Navigating premises liability law can be confusing. It’s a particularly broad topic, and there are so types of premises liability cases. It can be difficult to know when to contact a professional Atlanta premises liability lawyer for your case. This guide will introduce you to some of the basics of this large and varied legal category.
The first thing that you need to consider when it comes to premises liability law is which type of legal issue you’re dealing with. In Georgia, there are two general legal issues that a premises liability issue might fall under: the relationship between the injured party and the person responsible for the premises, and the cause of the injury.
Relationship Between Parties
While it may seem simple to define the legal relationship between the legal party and the person responsible for the premises, it gets difficult quickly. This is especially true when the property is owned by a third party, or when the premise isn’t a business.
Georgia law (O.C.G.A § 51-3-1) states that an “owner or occupier of land” is “liable in damage […] for injuries caused by his failure to exercise ordinary care in keeping the premises and approaches safe.” In most cases, this means that if the injured party is a customer of a business, the business is liable for the injuries.
This gets a little muddier when you consider that the owner of the property may be a different entity entirely.
However, the law is clear on this in most cases: the tenant or business renting a space is responsible for the upkeep, not the owner of the space.
It’s also worth noting that this particular law passage refers mostly to ‘invitees’. In Georgia, an ‘invitee’ is anyone who has been welcomed, invited, or accepted onto the premises. This includes customers (during business hours), guests, employees, contractors, and other invited persons.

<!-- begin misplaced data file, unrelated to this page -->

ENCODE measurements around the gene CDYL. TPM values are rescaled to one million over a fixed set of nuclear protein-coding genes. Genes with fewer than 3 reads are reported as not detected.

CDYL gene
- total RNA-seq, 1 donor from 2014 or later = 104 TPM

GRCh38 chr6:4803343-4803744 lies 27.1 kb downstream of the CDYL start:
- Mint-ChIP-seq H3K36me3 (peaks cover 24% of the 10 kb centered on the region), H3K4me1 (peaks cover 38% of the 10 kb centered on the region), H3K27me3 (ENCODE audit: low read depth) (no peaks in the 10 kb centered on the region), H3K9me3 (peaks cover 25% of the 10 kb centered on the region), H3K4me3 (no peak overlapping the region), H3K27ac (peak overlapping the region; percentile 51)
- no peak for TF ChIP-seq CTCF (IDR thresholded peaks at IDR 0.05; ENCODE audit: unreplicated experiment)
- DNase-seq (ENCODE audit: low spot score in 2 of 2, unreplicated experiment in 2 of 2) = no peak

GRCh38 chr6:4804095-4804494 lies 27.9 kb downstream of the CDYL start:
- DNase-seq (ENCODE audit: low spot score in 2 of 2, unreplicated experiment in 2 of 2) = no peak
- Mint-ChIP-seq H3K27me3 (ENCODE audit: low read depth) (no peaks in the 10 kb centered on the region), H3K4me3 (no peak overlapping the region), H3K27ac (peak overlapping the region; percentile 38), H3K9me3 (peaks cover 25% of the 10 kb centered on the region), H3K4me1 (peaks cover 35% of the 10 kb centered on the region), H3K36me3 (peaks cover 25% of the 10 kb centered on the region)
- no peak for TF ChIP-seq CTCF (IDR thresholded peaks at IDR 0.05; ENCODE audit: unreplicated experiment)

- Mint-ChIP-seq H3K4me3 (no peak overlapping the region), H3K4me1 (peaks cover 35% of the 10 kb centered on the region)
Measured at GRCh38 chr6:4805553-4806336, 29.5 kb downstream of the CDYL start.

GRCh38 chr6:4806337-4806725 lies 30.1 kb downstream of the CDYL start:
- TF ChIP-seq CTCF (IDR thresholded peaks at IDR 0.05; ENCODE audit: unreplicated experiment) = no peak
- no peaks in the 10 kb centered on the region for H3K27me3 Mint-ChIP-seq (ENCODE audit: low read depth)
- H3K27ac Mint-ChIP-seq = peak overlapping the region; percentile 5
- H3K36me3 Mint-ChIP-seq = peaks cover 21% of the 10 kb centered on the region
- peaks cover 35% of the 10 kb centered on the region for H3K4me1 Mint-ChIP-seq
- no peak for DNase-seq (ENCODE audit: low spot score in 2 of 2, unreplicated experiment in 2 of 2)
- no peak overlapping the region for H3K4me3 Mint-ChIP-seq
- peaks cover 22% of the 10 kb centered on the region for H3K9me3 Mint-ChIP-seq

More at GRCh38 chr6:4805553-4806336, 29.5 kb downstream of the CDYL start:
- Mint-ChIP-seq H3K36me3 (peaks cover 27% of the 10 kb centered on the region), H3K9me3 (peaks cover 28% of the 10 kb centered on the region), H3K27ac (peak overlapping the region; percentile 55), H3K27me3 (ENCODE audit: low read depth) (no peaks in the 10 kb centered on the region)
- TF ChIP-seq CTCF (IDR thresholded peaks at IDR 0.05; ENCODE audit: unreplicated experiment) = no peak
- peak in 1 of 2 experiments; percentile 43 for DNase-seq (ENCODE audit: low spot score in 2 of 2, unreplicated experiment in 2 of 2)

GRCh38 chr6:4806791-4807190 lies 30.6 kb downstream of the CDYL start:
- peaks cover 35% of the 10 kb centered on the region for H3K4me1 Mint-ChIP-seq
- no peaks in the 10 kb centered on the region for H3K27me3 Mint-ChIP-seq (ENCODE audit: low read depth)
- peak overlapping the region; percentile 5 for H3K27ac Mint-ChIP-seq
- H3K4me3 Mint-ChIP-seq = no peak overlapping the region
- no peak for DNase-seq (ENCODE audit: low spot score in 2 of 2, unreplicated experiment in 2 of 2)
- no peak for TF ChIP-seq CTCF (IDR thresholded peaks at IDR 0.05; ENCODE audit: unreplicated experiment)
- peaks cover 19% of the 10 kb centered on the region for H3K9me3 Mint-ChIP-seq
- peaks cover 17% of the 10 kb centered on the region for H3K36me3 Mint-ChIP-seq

However, some parties may fall under the banners of ‘licensee’. A licensee is not a customer, a servant, or a trespasser. They aren’t specifically invited to the premises, but they are invited to be there for their own interests (such as public parks and recreational spaces). Licensees are generally not protected under the same premises liability laws.
The first step towards bringing a premises liability case to bear is to understand that there was a legal responsibility on the part of the person in charge of the property to make the property safe.
Cause of the Injury
Next, you must look at the direct cause of the injury. Just because an accident happened on the property doesn’t mean that the business is necessarily liable. This section of the law is meant to narrow down who is liable and exactly how liable they are for an injury caused in the following ways.
Obvious hazards. This section of the law defines that if the danger was open, obvious, and not obscured, it’s the responsibility of the invitee to avoid this. This applies to large puddles of water, for example, or large sections of obviously broken walkways.
Awareness of the danger. Georgia law doesn’t require landowners or tenants to be aware of everything that happens on their property the moment it happens. In the case of spills or obvious hazards, there is generally a 15-minute window during which the business or tenant cannot be held liable. This is because they might not know that the danger is present yet.
Ongoing risks. This area covers situations where the business or landowner is aware of a clear, present, and ongoing danger and does nothing to help solve the problem. However, there is a certain point at which the liability fails, including if the hazard is obvious (as mentioned above).
These are just some of the things you have to consider when looking into representing yourself in a premises liability case. In Georgia, there are so many different clauses and categories for the law, your best chance for getting accurately represented is to hire an experienced Atlanta premises liability lawyer.